Clinical trials have demonstrated modest survival and quality of life benefits for palliative chemotherapy in advanced pancreatic cancer but this is rarely translated into real-world outcomes. We hypothesised that centralisation of advanced pancreatic adenocarcinoma management could increase chemotherapy use and potentially improve survival rates. Within Merseyside and Cheshire (UK), we transitioned from devolved to centralised pancreatic cancer management during 2011-2012. We now determine the effect of such change with respect to chemotherapy use and patient outcomes.
Data were collected for all cases of advanced pancreatic adenocarcinoma reviewed through Clatterbridge Cancer Centre according to two groups; 1st Oct 2009- 31st Dec 2010 (Early Group, E) or 1st Jan 2013- 31st Mar 2014 (Late Group, L). Data collected included patient demographics, treatment received and date of death. Analysis of data included overall survival (OS) and 30-day chemotherapy mortality rates.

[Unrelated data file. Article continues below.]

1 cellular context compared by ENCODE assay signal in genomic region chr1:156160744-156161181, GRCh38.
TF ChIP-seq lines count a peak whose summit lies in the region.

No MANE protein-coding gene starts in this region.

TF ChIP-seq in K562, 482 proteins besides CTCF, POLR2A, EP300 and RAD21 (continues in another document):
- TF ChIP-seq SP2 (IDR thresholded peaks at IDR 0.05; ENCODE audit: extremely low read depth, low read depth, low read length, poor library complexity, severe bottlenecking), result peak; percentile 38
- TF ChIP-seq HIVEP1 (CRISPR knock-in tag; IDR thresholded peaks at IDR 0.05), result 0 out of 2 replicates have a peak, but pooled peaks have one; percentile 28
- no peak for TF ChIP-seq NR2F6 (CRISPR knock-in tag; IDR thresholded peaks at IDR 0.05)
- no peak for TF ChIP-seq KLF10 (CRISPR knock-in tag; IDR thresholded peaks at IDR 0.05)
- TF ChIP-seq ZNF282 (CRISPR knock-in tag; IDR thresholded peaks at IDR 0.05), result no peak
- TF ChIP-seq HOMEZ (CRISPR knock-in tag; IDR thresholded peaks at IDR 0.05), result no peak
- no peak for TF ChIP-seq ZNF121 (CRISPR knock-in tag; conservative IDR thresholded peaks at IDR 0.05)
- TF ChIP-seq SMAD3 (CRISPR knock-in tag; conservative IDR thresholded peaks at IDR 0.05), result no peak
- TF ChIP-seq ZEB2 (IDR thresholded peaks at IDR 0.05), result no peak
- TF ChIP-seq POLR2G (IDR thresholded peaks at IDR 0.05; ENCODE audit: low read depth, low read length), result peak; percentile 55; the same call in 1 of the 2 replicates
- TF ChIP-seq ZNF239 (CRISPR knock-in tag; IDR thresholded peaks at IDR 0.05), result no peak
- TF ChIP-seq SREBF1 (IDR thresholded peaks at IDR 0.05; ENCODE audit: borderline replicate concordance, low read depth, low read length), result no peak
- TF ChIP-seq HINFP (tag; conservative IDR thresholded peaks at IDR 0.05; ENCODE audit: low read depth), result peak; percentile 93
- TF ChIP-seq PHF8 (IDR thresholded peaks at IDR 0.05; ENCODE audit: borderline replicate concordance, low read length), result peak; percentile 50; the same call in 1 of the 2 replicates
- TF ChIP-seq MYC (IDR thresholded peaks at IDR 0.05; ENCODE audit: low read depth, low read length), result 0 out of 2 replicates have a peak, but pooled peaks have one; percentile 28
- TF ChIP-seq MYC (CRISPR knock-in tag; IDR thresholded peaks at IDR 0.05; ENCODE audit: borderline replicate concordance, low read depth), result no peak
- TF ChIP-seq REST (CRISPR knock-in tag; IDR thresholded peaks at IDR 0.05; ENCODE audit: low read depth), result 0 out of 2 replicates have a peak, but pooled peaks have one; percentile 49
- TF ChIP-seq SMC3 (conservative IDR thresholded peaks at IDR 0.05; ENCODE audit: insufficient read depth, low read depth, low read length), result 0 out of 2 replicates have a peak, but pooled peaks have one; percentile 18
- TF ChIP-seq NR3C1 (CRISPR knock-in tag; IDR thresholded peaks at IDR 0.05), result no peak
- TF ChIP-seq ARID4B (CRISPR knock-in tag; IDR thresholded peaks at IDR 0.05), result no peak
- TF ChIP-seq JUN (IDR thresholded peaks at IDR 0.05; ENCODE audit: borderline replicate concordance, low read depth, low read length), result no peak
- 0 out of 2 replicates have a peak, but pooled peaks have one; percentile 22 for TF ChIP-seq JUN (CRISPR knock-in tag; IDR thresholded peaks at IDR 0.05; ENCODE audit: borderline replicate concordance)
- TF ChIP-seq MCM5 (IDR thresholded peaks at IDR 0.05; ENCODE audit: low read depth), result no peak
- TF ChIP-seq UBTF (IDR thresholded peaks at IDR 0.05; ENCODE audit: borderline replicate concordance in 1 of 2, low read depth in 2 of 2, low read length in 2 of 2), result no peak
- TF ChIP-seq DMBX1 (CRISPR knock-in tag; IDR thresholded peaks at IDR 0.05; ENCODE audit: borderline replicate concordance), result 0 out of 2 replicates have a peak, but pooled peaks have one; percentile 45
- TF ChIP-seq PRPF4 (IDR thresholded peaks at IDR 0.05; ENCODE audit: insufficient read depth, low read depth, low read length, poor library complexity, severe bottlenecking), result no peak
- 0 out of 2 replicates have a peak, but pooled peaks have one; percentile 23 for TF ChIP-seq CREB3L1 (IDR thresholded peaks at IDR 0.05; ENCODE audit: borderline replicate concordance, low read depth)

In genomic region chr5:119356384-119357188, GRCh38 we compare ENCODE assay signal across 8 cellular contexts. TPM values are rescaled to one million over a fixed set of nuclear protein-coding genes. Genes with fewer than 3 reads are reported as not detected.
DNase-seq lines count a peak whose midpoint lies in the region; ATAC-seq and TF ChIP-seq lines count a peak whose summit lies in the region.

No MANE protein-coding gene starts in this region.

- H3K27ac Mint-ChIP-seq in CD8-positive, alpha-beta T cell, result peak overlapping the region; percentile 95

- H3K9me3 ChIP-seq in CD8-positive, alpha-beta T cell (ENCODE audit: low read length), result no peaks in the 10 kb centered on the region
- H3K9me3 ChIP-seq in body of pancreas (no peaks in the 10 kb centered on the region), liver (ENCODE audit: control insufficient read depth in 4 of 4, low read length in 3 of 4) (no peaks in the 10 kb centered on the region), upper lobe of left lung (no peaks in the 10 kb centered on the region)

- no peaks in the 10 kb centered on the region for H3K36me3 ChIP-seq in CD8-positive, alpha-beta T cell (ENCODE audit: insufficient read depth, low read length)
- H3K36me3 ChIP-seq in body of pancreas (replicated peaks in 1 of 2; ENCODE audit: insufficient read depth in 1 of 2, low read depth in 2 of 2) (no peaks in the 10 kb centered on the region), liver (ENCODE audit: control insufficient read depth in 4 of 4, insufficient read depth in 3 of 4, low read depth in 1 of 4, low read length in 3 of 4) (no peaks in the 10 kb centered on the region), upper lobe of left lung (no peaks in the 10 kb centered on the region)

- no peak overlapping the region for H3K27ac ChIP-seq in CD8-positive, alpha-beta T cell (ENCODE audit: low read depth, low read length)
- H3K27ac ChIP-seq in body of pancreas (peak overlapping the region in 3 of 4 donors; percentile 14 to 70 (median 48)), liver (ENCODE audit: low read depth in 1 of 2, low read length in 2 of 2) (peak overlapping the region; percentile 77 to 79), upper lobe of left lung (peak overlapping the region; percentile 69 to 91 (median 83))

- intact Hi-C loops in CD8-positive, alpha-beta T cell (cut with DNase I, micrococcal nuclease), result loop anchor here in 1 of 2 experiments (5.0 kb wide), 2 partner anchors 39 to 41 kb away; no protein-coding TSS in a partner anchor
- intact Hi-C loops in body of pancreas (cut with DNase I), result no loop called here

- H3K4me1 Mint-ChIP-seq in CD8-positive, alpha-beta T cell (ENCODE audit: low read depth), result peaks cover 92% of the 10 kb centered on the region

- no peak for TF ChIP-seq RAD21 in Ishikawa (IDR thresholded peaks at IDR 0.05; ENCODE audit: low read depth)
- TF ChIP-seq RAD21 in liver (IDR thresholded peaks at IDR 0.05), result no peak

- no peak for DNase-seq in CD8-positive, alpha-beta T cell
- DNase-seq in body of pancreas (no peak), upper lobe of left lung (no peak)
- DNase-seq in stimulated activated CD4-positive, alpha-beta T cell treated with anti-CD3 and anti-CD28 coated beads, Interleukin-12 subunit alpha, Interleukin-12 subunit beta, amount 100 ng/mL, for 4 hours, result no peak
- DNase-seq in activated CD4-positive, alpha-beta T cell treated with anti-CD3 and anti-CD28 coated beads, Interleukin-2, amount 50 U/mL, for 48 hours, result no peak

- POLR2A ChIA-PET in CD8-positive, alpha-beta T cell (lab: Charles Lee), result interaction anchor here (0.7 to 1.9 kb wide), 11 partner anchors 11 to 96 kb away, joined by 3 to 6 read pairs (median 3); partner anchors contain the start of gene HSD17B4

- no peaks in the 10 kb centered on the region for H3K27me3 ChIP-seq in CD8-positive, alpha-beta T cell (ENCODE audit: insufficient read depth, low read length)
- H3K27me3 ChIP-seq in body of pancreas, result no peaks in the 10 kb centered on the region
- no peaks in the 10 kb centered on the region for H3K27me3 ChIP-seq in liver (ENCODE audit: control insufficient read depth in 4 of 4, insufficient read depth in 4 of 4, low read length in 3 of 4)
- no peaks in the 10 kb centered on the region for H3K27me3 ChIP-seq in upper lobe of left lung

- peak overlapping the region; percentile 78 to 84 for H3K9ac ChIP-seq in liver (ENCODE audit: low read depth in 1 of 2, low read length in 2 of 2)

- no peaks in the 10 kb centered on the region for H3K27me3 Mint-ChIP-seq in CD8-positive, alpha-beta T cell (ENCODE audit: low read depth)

Chemotherapy was received by 43% (n= 52/121) in Group E and 67% (n= 77/115) in Group L. Reduced time to start of treatment was seen in Group L compared with Group E (18 vs 28 days, p = 0.001). More patients received second-line chemotherapy in Group L versus Group E (23.4% vs 1.9%, p =< 0.001). Fewer patients aged >70 were treated in Group E compared to Group L (24.5% vs 57.4%, p =
A centralised clinic model for advanced pancreatic cancer management resulted in higher use of chemotherapy with shorter time to treatment compared to devolved care. The increased use of chemotherapy resulted in a modest increase in OS but did not increase 30-day mortality on chemotherapy.
Clinical trial identification
Legal entity responsible for the study
Dr O Faluyi
Clatterbridge Cancer Centre
All authors have declared no conflicts of interest.